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Holiday Time...What Do We Do?

| November 14, 2020
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When I woke up this morning and looked outside, there was “frost on the pumpkins” as my grandparents would say.  That phrase meant a lot to me growing up: fall is in full swing; hunting seasons have begun (and the weather is just perfect); and the holidays are fast approaching.  While drinking my coffee, I took in the view of my back yard too where I also noticed the “frost on my deck furniture”.   Mind you, the deck furniture should have been tucked away for winter already, but as most of us can attest, this hasn’t been a normal year.  So why do I still have my deck set up like it is June?  My in-laws, of course.

Heather’s parents, Dave & Connie, have been living in Colorado for the past 23 years.  Connie is having some health issues and Dave thought it best for them to not stay on their mountain with the 10+ feet of snow they get annually.  They are wintering here in Ohio (I know: who “winters” in Ohio?) and we are lucky to have them just a few miles from our house.  That being said, we still have to deal with Covid, thus the need for deck furniture to still accommodate guests.  Heck, Heather has even purchased the outdoor heaters to extend our outdoor gatherings.  With Thanksgiving less than two weeks away, we are forced to consider a new question: How does one enjoy the holidays during a pandemic?

At the time of year when we want to be closest to our loved ones, Covid-19 is still making it difficult to spend time together. Public health officials warn that indoor events pose a far greater risk of spreading the disease.  Many of the people we're most anxious to see, such as grandparents and other older relatives, are the most vulnerable.

Still, as we near the end of a long and challenging year, we all have so much to be thankful for. Here are some tips I came across on how to enjoy these holidays while also preparing for a (hopefully) merrier 2021.

 

  1. Don't assume everyone is healthy.

 

One reason Covid-19 has been so hard to contain is many people don't realize they have it. In particular, asymptomatic youth sometimes don't experience coughs, fevers, or other flu-like symptoms.  Even if your state has low levels of infection, out-of-town guests might be travelling from -- or through -- virus hot spots.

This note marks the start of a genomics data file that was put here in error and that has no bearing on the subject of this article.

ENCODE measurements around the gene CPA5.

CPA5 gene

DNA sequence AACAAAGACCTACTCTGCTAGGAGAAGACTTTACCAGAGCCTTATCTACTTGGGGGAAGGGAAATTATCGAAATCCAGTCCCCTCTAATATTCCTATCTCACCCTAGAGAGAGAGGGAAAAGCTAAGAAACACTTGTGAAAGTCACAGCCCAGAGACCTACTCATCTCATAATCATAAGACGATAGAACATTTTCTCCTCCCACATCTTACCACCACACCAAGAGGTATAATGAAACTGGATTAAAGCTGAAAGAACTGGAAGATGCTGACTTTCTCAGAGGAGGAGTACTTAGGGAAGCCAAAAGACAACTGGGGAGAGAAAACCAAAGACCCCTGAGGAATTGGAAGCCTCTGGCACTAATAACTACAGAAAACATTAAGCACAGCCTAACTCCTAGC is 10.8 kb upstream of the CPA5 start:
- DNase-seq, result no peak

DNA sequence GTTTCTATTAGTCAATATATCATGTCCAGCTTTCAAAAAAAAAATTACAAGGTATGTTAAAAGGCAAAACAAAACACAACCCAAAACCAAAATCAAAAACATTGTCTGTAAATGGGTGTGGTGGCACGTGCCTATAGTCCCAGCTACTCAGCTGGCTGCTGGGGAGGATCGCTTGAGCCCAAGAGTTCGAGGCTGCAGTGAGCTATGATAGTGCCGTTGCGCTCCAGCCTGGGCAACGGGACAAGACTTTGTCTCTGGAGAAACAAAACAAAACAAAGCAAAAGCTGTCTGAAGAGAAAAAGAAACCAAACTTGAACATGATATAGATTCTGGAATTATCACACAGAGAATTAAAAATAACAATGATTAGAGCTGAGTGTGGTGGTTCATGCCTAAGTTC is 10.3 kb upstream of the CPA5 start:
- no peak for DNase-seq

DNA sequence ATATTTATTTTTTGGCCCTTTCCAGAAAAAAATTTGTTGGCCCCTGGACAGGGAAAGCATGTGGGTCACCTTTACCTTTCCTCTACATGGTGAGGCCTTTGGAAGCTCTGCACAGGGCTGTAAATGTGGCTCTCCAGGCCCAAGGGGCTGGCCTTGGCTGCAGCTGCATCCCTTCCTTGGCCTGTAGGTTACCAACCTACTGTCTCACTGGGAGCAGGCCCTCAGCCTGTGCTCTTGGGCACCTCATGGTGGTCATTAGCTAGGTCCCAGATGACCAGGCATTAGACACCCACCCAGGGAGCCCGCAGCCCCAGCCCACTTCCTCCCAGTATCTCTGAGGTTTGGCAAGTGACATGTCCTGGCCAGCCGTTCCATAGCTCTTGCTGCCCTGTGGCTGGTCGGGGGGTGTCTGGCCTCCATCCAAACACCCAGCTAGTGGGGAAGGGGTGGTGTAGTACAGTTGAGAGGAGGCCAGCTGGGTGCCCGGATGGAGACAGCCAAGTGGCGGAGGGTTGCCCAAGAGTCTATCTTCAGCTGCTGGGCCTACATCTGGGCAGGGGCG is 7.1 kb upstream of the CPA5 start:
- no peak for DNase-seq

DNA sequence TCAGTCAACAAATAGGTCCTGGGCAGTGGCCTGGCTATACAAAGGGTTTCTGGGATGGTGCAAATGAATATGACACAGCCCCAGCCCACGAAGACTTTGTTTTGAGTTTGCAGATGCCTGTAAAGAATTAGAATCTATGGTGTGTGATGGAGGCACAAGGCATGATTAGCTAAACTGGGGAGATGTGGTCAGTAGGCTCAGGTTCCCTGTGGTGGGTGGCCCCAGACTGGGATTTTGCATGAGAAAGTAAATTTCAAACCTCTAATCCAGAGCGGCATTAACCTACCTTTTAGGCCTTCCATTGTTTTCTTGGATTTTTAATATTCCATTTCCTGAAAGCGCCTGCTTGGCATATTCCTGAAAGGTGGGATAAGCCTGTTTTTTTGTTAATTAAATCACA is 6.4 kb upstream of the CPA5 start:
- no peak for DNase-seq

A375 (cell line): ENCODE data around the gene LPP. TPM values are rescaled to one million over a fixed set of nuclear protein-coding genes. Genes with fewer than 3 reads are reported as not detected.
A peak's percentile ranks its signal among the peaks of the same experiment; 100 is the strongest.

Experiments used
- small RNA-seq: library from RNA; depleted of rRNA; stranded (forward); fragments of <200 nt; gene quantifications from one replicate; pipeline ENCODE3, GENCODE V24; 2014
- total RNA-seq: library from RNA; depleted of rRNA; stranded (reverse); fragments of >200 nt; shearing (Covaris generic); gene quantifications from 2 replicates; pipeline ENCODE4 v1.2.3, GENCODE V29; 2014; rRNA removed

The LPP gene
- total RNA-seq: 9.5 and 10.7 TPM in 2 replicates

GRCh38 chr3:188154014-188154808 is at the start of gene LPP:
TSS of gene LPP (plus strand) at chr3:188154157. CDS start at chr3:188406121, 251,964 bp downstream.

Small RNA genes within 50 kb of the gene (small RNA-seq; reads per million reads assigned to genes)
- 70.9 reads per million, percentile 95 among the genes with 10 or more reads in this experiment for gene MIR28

1. Set clear guidelines for in-person events.

 

The same rules that you've been following for outdoor events are even more important when you gather inside: social distance, masks, and lots of hand washing. Try to limit your guest list so that everyone has space.  Consider setting up pre-portioned plates to everyone versus family-style serving.   

More importantly, make sure that your guests understand and agree to the rules your party will be following.  Holiday get-togethers can be stressful enough without arguing about masks and whether the kids can hug grandma.

To review the CDC's recommendations on holiday gatherings during Covid-19, click here.

 

  1. Create meaningful experiences.

 

Virtual holiday activities can add a little extra fun to your regular Zoom routine. Plan ahead and move the annual Thanksgiving trivia contest online. Distribute Secret Santa names earlier so everyone has enough time to use the mail. Gifts from the heart might be particularly meaningful this year, so get going on baking cookies, knitting mittens, and printing family photo albums.

Parents have a tough task if they are keeping their families inside their household bubbles for the holidays. There's no replacing a beloved family party, but this might be a year to start some new traditions. Have your kids ever made a gingerbread house or strung popcorn? Are they old enough to start helping with decorations or wrapping presents?

Also check on how community events have adapted to Covid-19. Outdoor markets and drive-through light displays can give your family a chance to step outside your bubble safely while enjoying some holiday cheer.

 

  1. Start looking ahead.

 

In recent weeks, we've received very promising news on Covid-19 vaccines. Caution during the winter months combined with ongoing medical progress could very well lead to a more normal 2021.

As you're huddled together virtually or sipping eggnog six feet apart, you and your family can start making plans to catch up for lost time, missed parties, rescheduled vacations, and less-than-ideal holiday celebrations. Block off some calendar space for your next family event. Brainstorm flexible options that you can adapt around future health and travel concerns. Getting excited about all the special times that are still ahead will bring your family closer together no matter how far apart you are right now.

However you choose to celebrate, I hope that your holidays are happy and safe.

Please remember that we are “here” and available for you.  If you have any questions or concerns, financial or otherwise, please do not hesitate to call or email.  If you have friends, family, or neighbors you feel would benefit from a conversation with me, I’m more than happy to have a call or jump on a Zoom meeting with them. 

As always, I hope that you are doing well, and staying safe & healthy! 

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